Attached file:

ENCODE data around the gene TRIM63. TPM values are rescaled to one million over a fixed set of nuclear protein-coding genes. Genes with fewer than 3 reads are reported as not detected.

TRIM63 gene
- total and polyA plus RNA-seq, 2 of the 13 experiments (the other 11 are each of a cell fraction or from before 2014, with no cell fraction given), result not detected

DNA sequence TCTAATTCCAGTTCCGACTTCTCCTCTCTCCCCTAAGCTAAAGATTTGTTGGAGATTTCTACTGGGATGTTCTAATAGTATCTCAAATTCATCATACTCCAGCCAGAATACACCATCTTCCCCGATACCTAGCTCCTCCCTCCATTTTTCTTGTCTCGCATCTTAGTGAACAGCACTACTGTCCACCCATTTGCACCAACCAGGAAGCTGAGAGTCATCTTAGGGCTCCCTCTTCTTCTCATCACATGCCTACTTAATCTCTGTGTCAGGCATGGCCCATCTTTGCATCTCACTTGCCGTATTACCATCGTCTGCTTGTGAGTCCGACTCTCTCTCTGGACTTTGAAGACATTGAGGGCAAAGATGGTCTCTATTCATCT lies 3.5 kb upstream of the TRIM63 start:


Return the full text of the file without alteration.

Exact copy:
ENCODE data around the gene TRIM63. TPM values are rescaled to one million over a fixed set of nuclear protein-coding genes. Genes with fewer than 3 reads are reported as not detected.

TRIM63 gene
- total and polyA plus RNA-seq, 2 of the 13 experiments (the other 11 are each of a cell fraction or from before 2014, with no cell fraction given), result not detected

DNA sequence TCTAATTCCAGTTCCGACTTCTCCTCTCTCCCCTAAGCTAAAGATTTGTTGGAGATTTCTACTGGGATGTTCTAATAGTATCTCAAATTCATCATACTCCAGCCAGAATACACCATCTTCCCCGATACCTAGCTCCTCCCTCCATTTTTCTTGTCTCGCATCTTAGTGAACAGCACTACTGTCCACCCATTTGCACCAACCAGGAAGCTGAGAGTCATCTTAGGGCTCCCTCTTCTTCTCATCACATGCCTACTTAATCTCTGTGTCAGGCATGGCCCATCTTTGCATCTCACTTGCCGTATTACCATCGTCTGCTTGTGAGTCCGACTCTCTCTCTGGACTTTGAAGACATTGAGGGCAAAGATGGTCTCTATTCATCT lies 3.5 kb upstream of the TRIM63 start: